Potash, Workers and the Public Interest
As has been widely reported in the business press, members of the United Steelworkers union employed at the Potash Corporation of Saskatchewanâ€™s Allan, Cory and Patience Lake mines voted 96% on Monday night for a strike mandate. The three locals served strike notice on Wednesday, which will put them in a legal strike position tomorrow. The company responded by serving them with lock-out notices.
Today, PCS reported after-tax profits of $905 million for the second-quarter of 2008. In the first six months of this year, the company has collected after-tax profits of $1.5 billion, or nearly $300,000 for each of its approximately 5,000 employees.
Also today, the Saskatoon StarPhoenix printed the following op-ed, which was written before the strike vote and the companyâ€™s second-quarter report. It advocates a more equitable distribution of the windfall profits created by soaring potash prices.
Miners, citizens owed bigger cut of potash wealth
Thursday, July 24, 2008
Byline: Ken NeumannÂ
When the Potash Corporation of Saskatchewan (PCS) reports its second-quarter earnings today, Saskatchewan residents should ask whether they have received a fair share of the potash boom. The company has given its Chicago-based CEO, William Doyle, $600 million of stock options.
In May, The Globe and Mail reported: “Mr. Doyle’s options — rights to buy stock at a predetermined price — now dwarf those held by any other executive in Canada, from the red-hot oil patch to the highly compensated financial services sector.” This vast personal fortune exceeds what PCS paid to all of its workers, and to the provincial government in royalties, last year.
PCS was established as a Crown corporation in 1975. The Conservative government of Grant Devine opted to privatize it in 1989 for the firesale price of $300 million. PCS is worth about $65 billion today. Privatizing PCS was one of the worst financial decisions in Saskatchewan history.
Despite this decision, potash remains a Crown-owned resource that belongs to the people of Saskatchewan. PCS and other companies must pay royalties to the provincial government for the potash that they mine. In 1997, these companies sold $1.5 billion of Saskatchewan potash and paid $190 million in royalties. A decade later, in 2006, they sold $2.4 billion of Saskatchewan potash and paid $161 million in royalties. In other words, provincial revenue fell to seven per cent of sales from 13 per cent.
Why did the value of royalties fall as the value of sales rose? Potash royalties consist of a base payment and a profit tax on each tonne sold. However, the provincial government allows potash companies to pay no profit tax on sales beyond the average tonnage sold in 2001 and 2002. Sales have exceeded this average in every year since then. Even base payments are not required on potash from mine expansions since 2005.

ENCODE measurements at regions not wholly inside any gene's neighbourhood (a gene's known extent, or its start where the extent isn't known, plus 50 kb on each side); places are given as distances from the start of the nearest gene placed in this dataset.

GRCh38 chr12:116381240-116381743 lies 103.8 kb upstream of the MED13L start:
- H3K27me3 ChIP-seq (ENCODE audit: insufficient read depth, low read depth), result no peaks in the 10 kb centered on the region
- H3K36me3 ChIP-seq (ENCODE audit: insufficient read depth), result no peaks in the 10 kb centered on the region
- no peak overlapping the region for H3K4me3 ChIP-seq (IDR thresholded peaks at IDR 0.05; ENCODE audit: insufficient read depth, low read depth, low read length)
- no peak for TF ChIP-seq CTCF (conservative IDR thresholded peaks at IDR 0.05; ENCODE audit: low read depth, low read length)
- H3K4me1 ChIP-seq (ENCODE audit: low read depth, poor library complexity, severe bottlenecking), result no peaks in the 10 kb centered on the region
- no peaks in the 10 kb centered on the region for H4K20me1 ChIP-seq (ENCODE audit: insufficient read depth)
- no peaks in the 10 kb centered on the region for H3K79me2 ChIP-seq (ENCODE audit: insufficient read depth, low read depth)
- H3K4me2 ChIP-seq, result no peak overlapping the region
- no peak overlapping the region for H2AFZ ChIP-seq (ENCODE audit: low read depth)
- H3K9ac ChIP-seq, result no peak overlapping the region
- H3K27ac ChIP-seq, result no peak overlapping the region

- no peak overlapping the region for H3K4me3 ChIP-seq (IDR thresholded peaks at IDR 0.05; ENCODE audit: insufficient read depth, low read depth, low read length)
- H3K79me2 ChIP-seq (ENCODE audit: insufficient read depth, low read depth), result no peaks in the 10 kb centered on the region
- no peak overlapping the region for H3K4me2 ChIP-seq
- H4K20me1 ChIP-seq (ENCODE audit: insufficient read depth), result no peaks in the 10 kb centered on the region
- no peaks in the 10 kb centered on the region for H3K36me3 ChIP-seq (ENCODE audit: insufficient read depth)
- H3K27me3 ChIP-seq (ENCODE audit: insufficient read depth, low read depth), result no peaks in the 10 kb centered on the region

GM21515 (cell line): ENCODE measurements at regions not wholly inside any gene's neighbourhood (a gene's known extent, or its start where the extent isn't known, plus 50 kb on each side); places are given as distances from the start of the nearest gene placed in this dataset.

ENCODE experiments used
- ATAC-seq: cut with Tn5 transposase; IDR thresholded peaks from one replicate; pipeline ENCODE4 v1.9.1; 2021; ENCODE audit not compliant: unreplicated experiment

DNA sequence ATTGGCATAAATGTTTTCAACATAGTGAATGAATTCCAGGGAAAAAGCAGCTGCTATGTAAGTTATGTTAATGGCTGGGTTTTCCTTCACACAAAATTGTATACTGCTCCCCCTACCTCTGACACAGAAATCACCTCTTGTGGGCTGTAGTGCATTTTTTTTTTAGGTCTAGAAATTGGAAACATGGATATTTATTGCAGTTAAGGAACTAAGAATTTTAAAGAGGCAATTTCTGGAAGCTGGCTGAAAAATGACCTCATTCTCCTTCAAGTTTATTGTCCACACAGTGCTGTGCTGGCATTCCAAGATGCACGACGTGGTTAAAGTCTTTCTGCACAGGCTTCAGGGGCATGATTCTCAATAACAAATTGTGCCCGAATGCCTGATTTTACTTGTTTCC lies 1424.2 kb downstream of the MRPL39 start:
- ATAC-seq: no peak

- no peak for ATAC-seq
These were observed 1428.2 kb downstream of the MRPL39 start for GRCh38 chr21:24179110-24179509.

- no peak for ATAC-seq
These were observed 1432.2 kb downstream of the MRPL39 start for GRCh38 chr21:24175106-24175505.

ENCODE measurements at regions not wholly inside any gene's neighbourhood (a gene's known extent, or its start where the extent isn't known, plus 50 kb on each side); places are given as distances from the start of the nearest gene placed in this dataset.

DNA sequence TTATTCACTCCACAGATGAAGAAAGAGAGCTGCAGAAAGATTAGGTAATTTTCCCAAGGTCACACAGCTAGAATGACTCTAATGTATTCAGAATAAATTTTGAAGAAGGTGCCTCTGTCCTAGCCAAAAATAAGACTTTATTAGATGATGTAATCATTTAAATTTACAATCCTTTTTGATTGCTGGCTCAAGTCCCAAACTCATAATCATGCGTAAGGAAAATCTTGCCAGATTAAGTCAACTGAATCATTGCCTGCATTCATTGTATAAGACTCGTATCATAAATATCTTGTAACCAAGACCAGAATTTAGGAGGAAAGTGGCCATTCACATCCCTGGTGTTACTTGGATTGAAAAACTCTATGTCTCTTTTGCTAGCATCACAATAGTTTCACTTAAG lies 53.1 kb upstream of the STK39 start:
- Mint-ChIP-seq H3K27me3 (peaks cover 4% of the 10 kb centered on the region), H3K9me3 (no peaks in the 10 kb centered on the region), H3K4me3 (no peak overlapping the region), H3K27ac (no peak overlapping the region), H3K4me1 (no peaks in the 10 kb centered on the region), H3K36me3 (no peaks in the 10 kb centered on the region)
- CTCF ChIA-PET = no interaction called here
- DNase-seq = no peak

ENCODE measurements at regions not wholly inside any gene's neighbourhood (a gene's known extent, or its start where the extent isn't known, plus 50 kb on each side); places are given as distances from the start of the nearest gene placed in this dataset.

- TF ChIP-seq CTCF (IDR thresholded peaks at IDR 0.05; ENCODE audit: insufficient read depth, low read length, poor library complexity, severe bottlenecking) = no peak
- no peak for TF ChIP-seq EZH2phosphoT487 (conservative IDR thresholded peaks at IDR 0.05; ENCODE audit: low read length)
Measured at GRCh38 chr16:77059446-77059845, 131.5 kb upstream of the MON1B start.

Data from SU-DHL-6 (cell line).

In calculating profit taxes, potash companies may deduct 120 per cent of capital investment beyond the low-point reached in 2002. In other words, the provincial government lets companies immediately write off more than the total cost of their long-term investments.
Current and forecast potash prices make these incentives costly and unnecessary. The Saskatchewan government should revise its royalty regime to ensure that companies pay the province a fair price for every tonne of potash extracted.
Record potash prices and continuing provincial giveaways allowed PCS to collect an after-tax profit of $566 million in the first three months of 2008.
This quarterly profit amounts to well over $100,000 for each of the company’s 5,000 employees. Although PCS is receiving far more profit per worker than most mining companies, it pays wages lower than many other major Canadian mining operations.
If the windfall gains created by soaring potash prices have not been shared with Saskatchewan citizens and workers, where have they gone?
PCS pays its executives very generously. Doyle received $17.2 million of compensation in 2007 alone. Four other top executives received between $2.6 million and $4.7 million each. The total compensation paid to these five men equalled the total wages paid to the 450 members of the United Steelworkers union employed at the Allan, Cory and Patience Lake mines in 2007.
The workers who mine potash and the citizens who own it deserve better.